Rare Copy of William Shakespeare's First Folio Sells for Record $9.98 million at New York Auction
Shakespeare's First folio | Image credit: Reuters (Representational)
A rare copy of William Shakespeare's First Folio sold for a record $9.98 million at an auction in New York on Wednesday. The book was the first collected edition of Shakespeare’s plays that was published in 1623, seven years after the poet’s death. It is regarded as one of the most important collections in English literature.
The book titled Comedies, Histories, and Tragedies is a compilation of 36 plays, of which 18 works would otherwise have been lost to history. Had the book not been printed, Shakespeare’s famous works like Macbeth, Julius Caesar, Twelfth Night, and The Tempest would not have existed today. It was published by two of the poet’s friends, John Heminge and Henry Condell.
The book was put up for auction by Mills College in Oakland that had it in possession since 1977. It came in a binding that dates back to the early 19th century. It included a letter from 1809 by scholar Edmond Malone which confirmed its authenticity. It was the first copy to go to auction since another book was sold for $6.1 in 2001.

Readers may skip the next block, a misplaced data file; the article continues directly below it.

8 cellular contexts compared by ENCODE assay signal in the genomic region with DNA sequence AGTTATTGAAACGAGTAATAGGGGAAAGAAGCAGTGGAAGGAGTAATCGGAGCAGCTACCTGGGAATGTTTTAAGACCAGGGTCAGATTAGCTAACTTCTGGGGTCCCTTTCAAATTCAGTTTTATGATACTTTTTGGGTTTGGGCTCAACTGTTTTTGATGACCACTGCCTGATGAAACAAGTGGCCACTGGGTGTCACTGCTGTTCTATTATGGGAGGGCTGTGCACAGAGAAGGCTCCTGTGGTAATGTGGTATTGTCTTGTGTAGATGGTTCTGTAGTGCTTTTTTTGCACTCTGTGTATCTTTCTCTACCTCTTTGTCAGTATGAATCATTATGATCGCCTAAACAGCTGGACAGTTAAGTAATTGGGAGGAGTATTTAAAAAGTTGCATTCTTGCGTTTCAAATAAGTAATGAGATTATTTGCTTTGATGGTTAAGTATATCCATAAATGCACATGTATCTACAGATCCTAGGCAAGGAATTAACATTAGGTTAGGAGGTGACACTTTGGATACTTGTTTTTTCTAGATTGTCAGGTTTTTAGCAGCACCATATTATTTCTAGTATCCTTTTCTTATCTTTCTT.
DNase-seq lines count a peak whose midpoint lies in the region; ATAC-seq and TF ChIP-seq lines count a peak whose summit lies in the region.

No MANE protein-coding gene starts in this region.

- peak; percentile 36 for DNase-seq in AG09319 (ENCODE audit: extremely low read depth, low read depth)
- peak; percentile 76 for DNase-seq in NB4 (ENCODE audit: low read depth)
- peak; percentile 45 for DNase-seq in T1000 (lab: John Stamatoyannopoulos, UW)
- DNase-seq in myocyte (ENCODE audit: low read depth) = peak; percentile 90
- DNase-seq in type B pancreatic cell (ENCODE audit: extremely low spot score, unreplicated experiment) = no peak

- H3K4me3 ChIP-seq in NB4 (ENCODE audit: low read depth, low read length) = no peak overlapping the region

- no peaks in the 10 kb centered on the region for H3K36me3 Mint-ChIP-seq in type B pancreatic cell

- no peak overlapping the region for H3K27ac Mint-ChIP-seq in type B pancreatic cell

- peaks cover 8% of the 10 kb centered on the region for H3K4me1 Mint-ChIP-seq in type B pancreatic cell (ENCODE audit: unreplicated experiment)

Though around 750 copies of the First Folio were published, only 235 of them have survived. Most of them are held by institutions in the United States and the United Kingdom. The auction house said the copy sold on Wednesday was one of only five that were in private hands.
The winner of the auction was a book dealer from New York named Stephan Loewentheil, who owns a store with a collection of rare books and photography. He won it after a six-minute tussle with two other buyers over the telephone. Loewentheil described the book as the “holy grail of books”.
"It is the greatest work in the English language, certainly the greatest work of theatre. So it is something that anyone who loves intellectualism has to consider a divine object," Loewentheil was quoted saying by CNN.